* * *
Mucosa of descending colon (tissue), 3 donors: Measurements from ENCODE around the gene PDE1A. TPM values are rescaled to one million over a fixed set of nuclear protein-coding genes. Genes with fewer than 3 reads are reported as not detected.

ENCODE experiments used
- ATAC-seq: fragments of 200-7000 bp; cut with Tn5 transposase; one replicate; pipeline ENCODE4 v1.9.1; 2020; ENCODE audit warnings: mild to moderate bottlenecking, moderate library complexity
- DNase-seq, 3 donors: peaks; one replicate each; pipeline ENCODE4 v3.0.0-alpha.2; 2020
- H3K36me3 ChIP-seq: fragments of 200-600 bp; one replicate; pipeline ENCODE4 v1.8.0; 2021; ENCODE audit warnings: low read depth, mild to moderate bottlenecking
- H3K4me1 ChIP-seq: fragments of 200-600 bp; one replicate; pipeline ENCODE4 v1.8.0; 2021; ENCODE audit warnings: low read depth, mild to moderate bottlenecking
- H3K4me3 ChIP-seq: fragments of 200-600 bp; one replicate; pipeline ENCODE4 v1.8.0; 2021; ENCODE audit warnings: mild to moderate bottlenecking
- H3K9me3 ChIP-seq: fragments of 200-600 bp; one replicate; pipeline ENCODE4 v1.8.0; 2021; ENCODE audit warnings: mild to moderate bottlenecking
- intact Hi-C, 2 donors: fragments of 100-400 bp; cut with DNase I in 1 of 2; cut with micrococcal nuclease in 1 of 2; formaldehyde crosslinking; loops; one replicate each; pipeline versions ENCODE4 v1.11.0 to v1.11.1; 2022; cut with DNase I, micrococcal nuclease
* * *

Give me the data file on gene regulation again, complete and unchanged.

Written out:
Mucosa of descending colon (tissue), 3 donors: Measurements from ENCODE around the gene PDE1A. TPM values are rescaled to one million over a fixed set of nuclear protein-coding genes. Genes with fewer than 3 reads are reported as not detected.

ENCODE experiments used
- ATAC-seq: fragments of 200-7000 bp; cut with Tn5 transposase; one replicate; pipeline ENCODE4 v1.9.1; 2020; ENCODE audit warnings: mild to moderate bottlenecking, moderate library complexity
- DNase-seq, 3 donors: peaks; one replicate each; pipeline ENCODE4 v3.0.0-alpha.2; 2020
- H3K36me3 ChIP-seq: fragments of 200-600 bp; one replicate; pipeline ENCODE4 v1.8.0; 2021; ENCODE audit warnings: low read depth, mild to moderate bottlenecking
- H3K4me1 ChIP-seq: fragments of 200-600 bp; one replicate; pipeline ENCODE4 v1.8.0; 2021; ENCODE audit warnings: low read depth, mild to moderate bottlenecking
- H3K4me3 ChIP-seq: fragments of 200-600 bp; one replicate; pipeline ENCODE4 v1.8.0; 2021; ENCODE audit warnings: mild to moderate bottlenecking
- H3K9me3 ChIP-seq: fragments of 200-600 bp; one replicate; pipeline ENCODE4 v1.8.0; 2021; ENCODE audit warnings: mild to moderate bottlenecking
- intact Hi-C, 2 donors: fragments of 100-400 bp; cut with DNase I in 1 of 2; cut with micrococcal nuclease in 1 of 2; formaldehyde crosslinking; loops; one replicate each; pipeline versions ENCODE4 v1.11.0 to v1.11.1; 2022; cut with DNase I, micrococcal nuclease